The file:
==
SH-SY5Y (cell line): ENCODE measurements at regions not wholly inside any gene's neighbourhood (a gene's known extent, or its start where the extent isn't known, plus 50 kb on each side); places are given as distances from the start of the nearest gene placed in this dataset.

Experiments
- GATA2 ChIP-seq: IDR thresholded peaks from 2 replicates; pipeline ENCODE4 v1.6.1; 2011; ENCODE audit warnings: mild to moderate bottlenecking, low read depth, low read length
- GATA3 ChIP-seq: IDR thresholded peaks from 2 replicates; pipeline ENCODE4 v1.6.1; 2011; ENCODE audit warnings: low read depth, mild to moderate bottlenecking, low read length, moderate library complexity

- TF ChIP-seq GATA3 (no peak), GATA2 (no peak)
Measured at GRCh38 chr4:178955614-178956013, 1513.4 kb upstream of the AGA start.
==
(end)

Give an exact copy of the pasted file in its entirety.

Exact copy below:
SH-SY5Y (cell line): ENCODE measurements at regions not wholly inside any gene's neighbourhood (a gene's known extent, or its start where the extent isn't known, plus 50 kb on each side); places are given as distances from the start of the nearest gene placed in this dataset.

Experiments
- GATA2 ChIP-seq: IDR thresholded peaks from 2 replicates; pipeline ENCODE4 v1.6.1; 2011; ENCODE audit warnings: mild to moderate bottlenecking, low read depth, low read length
- GATA3 ChIP-seq: IDR thresholded peaks from 2 replicates; pipeline ENCODE4 v1.6.1; 2011; ENCODE audit warnings: low read depth, mild to moderate bottlenecking, low read length, moderate library complexity

- TF ChIP-seq GATA3 (no peak), GATA2 (no peak)
Measured at GRCh38 chr4:178955614-178956013, 1513.4 kb upstream of the AGA start.